Date: November 1, 2023
In a recent report published on Wednesday, the Centre for Progressive Policy (CPP) has issued a stark warning to the next government, stating that a substantial increase in public spending is imperative to maintain current standards of public services. The think tank argued that the government would need to allocate an additional £142 billion annually up to 2030 to keep up with the rising costs associated with an ageing population.
The CPP’s report emphasized that this surge in spending would necessitate an increase in overall tax revenues, pushing the tax burden to 38.8% of GDP, merely to keep the budget deficit under control. However, the think tank suggested that these changes need not be solely reliant on income tax hikes; instead, the tax system could be restructured to focus more on wealth.
One of the proposals put forth by the CPP is the introduction of a one-off “millionaire’s tax” on individuals with assets exceeding £1 million. Additionally, the think tank recommended aligning capital gains tax rates with income tax rates to generate the required revenues. These suggestions come amid concerns that the current tax burden, standing just under 37%, is already at its highest level in decades.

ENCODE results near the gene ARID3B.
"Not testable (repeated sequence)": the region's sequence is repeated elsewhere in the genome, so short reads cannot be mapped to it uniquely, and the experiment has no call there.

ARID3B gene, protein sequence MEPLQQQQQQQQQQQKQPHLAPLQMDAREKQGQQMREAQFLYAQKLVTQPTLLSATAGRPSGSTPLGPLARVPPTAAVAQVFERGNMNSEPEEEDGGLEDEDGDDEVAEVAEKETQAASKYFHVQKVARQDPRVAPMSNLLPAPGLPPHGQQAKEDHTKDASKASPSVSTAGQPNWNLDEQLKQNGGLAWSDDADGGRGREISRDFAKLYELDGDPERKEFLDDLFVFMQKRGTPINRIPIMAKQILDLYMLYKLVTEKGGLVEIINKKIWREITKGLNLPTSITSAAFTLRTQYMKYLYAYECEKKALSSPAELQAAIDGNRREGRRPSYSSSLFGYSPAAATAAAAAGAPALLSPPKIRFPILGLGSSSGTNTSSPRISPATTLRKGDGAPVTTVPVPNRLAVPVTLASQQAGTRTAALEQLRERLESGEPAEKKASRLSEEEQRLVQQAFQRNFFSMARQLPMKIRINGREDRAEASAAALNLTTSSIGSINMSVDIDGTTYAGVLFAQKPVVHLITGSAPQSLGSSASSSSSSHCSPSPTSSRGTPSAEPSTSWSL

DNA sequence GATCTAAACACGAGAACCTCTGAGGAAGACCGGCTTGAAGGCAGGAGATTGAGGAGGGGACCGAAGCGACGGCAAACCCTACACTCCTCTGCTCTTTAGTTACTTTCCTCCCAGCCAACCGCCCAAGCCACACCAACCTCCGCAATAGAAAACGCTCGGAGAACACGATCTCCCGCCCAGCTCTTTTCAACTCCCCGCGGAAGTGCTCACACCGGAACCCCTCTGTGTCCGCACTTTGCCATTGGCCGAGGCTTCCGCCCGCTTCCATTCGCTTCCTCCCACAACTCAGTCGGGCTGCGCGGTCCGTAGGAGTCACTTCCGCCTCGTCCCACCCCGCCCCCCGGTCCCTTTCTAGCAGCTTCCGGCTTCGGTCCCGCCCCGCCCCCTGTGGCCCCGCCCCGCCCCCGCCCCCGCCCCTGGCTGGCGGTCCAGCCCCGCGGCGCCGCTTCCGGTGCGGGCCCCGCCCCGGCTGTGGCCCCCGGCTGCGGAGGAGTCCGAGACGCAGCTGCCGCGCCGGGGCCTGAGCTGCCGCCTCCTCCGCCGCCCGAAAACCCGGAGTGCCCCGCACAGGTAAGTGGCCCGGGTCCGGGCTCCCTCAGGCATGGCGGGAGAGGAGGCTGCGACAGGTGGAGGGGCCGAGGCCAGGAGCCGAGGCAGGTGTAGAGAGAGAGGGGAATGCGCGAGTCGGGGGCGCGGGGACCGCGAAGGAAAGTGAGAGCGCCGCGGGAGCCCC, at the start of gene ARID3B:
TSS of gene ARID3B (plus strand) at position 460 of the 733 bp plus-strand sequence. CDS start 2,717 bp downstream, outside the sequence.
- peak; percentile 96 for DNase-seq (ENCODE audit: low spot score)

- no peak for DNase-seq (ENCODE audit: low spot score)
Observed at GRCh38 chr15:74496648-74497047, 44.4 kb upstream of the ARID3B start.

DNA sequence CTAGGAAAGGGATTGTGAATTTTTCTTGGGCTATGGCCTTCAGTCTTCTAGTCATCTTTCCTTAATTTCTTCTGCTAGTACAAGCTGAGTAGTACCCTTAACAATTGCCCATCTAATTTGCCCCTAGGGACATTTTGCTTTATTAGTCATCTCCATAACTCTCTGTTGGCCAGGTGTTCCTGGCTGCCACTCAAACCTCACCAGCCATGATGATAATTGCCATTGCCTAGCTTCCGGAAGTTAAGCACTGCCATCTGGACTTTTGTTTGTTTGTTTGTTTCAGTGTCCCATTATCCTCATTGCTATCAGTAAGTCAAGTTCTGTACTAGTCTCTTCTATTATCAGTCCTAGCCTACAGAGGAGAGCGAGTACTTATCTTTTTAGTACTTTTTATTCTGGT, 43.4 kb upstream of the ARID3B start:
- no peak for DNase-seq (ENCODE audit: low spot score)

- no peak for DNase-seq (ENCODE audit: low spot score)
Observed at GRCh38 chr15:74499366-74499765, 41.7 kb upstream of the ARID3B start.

Despite the call for increased taxes, prominent figures within the Conservative party, such as Liz Truss, have advocated for tax cuts. Chancellor Rishi Sunak expressed confidence in delivering tax cuts before the next election, provided inflation continued to decrease.
Labour, on the other hand, has been hesitant to commit to tax hikes. Shadow Chancellor Rachel Reeves ruled out implementing a wealth tax and equalizing capital gains tax and income tax. Instead, the party has focused on reforming public services to save costs.
The CPP’s report also highlighted the need for an investment package of around £19 billion annually to ensure progress rather than mere stagnation. The think tank proposed directing these investments towards net zero industries, education, childcare, and healthcare. By improving productivity and fostering inclusive economic growth, the government could potentially offset the increased tax burden on citizens.
Charlotte Alldritt, Chief Executive of the CPP, stressed the importance of a realistic approach to tax and spending. She stated, “Labour may see a focus on fiscal discipline as politically imperative in opposition, but to make any progress on reversing our economic stagnation, it will need to take a longer-term view of how spending can contribute to fair growth.”
The CPP’s recommendations also found support from former Conservative treasury minister Lord O’Neill, who emphasized the necessity of considering long-term economic benefits rather than short-term debt consequences when making policy decisions.
As the political landscape grapples with these challenges, the next government faces a daunting task in striking a balance between sustaining public services and easing the tax burden on citizens, all while planning for a prosperous and inclusive future.